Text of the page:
Lawrence S. CunninghamMay 31, 2010 - 10:04am0 comments
Philosophy and Catholic Theology A Primer Philip A. Egan Glazier/Liturgical Press, $21.95, 192 pp.
From the time of Leo XIII through the 1950s, the predominant theological method in the Catholic Church was a form of Thomism, as refracted through baroque scholasticism. Within this single stream, there were various currents. Some, attempting to engage with Western philosophy’s Kantian “turn to the subject,” developed a transcendental Thomism, while others, more historically minded, focused on the context and ancestry of Thomas’s system. Finally, there were the “strict,” unreconstructed Thomists, known familiarly as the Neo-Thomists.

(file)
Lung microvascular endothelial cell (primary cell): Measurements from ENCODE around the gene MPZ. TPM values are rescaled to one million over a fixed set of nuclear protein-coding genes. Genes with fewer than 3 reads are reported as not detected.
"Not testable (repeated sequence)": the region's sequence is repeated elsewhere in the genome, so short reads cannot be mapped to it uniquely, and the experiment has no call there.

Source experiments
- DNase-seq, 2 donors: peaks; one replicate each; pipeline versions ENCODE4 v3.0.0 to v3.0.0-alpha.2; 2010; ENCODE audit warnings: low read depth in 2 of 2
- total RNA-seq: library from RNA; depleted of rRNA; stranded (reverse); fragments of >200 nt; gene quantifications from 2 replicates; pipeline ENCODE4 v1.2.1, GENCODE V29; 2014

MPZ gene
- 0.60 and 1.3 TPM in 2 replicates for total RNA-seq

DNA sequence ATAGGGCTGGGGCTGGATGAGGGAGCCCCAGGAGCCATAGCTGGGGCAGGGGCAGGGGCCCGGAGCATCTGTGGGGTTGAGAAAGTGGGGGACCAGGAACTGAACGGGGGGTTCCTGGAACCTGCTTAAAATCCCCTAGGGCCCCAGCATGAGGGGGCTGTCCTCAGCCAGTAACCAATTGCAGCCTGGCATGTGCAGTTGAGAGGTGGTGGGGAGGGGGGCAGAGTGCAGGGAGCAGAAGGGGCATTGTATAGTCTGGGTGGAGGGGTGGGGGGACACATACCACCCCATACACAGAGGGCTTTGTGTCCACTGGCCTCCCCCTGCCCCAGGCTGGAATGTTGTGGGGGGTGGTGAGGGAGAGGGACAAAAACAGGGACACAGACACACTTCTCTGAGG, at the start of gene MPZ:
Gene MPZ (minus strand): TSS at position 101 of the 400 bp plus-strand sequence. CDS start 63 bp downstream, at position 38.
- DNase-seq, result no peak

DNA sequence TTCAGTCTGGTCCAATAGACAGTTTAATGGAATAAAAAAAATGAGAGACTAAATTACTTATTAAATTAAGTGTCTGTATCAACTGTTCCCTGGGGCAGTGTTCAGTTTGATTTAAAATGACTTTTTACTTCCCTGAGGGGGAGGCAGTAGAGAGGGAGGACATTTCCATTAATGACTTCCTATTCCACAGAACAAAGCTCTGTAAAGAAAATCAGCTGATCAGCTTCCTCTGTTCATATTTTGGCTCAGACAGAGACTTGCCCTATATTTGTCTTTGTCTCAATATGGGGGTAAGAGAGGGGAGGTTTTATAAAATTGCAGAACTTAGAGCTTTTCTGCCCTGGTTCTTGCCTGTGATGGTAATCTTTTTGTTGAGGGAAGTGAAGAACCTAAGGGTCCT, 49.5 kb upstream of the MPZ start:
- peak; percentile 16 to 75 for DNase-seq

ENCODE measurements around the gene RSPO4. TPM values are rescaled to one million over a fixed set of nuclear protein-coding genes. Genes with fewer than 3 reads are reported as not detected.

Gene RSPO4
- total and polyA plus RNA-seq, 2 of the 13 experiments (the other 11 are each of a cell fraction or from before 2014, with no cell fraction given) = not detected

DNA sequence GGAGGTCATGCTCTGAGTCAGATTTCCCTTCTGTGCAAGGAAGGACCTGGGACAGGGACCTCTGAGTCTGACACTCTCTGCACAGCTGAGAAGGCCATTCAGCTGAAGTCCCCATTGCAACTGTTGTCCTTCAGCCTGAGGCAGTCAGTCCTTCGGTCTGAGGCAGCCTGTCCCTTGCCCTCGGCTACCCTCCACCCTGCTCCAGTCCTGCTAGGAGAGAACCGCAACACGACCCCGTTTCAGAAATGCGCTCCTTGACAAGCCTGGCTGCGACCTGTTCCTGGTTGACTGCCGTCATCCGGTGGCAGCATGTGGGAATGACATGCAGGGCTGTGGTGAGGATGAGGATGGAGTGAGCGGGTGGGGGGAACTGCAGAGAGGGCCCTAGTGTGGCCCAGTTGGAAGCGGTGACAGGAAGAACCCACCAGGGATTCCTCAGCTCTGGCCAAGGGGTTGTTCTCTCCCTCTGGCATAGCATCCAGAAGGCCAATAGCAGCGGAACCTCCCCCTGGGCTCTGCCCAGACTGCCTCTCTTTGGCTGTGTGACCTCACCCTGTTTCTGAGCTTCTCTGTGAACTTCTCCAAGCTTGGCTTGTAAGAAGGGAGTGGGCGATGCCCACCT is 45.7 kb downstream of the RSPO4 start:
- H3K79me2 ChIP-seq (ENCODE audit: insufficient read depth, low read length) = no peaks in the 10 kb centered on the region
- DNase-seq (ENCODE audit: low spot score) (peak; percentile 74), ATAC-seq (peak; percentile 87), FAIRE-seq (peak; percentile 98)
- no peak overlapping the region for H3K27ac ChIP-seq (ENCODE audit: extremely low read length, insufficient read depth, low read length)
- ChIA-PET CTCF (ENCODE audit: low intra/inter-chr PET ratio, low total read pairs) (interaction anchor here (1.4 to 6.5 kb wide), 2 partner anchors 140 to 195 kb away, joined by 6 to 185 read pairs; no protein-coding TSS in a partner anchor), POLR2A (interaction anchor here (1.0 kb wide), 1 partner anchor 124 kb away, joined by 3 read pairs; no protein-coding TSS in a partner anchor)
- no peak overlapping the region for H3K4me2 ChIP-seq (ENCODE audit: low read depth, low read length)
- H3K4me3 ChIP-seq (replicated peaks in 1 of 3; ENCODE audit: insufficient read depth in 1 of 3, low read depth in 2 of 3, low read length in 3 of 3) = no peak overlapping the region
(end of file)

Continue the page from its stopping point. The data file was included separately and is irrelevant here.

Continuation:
This tradition is still very much alive in Catholic theology, but today other philosophical traditions have become influential among contemporary Catholic thinkers. The late John Paul II blended the Thomism he learned in Rome with an interest in phenomenology. Hans Urs von Balthasar, a favorite of John Paul, was less interested in Thomism than were most theologians of the twentieth century, while the current pontiff’s theology owes less to Thomism than to the Augustinian tradition, especially as it reappeared in the works of St. Bonaventure. Marxist social theory had a (sometimes exaggerated) impact on the first generation of liberation theologians, and even a transcendental Thomist like the late Karl Rahner was not immune to the influence of Heidegger.